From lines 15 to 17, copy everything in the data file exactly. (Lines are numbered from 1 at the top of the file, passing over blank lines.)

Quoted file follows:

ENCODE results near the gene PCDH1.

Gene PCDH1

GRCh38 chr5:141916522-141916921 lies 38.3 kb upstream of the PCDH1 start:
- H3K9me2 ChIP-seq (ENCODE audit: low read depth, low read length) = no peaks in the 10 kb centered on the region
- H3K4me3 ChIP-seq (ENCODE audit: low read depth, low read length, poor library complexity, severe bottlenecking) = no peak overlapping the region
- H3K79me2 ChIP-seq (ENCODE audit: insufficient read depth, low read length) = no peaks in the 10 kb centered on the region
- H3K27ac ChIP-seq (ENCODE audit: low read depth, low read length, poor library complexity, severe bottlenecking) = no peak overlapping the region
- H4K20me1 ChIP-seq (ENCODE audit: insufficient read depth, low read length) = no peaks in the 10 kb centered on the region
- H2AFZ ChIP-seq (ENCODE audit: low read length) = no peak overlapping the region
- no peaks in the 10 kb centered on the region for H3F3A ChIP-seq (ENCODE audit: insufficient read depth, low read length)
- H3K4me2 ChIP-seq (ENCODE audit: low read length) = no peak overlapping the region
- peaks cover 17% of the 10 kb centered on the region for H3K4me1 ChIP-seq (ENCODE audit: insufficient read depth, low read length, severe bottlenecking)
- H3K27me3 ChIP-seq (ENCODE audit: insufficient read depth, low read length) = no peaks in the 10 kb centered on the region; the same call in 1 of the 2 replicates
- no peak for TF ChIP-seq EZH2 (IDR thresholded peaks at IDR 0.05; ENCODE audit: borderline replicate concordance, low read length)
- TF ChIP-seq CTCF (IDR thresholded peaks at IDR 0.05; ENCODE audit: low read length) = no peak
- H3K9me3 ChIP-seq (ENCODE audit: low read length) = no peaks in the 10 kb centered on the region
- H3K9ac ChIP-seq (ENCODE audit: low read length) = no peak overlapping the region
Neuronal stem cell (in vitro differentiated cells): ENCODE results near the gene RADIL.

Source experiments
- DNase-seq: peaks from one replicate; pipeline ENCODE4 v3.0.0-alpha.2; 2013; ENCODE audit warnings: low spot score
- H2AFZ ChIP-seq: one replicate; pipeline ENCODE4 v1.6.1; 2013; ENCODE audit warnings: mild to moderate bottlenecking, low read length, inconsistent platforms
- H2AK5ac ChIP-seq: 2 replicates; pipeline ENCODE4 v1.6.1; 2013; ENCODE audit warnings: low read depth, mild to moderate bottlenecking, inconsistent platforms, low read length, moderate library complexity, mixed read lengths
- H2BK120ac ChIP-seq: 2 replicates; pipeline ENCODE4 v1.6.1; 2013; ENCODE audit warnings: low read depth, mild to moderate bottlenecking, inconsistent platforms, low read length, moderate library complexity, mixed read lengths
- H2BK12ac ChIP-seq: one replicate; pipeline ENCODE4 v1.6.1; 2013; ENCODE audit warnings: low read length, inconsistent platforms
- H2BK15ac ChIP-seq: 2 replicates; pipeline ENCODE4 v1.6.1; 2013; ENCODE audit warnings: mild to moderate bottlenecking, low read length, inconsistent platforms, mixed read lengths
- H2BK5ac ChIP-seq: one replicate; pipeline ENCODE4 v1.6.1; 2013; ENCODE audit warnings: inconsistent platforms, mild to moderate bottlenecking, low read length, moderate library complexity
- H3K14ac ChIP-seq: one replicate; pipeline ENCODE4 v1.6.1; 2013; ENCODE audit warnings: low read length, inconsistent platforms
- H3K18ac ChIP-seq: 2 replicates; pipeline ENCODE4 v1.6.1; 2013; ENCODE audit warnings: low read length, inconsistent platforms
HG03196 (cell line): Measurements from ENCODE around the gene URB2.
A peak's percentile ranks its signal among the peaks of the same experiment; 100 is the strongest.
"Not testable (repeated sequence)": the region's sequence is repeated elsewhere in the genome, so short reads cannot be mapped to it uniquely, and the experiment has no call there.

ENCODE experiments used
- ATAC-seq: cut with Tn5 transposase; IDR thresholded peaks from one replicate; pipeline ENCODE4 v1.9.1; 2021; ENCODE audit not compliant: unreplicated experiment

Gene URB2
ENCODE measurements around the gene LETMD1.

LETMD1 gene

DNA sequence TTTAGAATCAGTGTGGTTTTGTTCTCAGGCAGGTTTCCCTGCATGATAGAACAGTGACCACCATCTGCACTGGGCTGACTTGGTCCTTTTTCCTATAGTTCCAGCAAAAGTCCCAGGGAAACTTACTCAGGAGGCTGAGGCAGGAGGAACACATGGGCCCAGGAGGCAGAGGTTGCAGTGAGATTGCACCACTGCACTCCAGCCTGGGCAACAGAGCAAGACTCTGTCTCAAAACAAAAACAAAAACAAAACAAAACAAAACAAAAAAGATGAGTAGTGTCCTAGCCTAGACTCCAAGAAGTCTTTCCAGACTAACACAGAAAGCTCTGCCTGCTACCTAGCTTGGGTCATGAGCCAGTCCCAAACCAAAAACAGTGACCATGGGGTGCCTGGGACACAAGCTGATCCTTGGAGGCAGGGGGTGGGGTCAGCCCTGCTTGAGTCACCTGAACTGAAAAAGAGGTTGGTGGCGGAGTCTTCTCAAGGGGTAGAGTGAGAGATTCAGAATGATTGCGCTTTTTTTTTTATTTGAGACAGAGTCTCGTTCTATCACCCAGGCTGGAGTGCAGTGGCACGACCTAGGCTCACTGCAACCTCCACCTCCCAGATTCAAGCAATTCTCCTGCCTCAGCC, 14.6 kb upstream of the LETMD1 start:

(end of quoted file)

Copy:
- TF ChIP-seq CTCF (IDR thresholded peaks at IDR 0.05; ENCODE audit: low read length) = no peak
- H3K9me3 ChIP-seq (ENCODE audit: low read length) = no peaks in the 10 kb centered on the region
- H3K9ac ChIP-seq (ENCODE audit: low read length) = no peak overlapping the region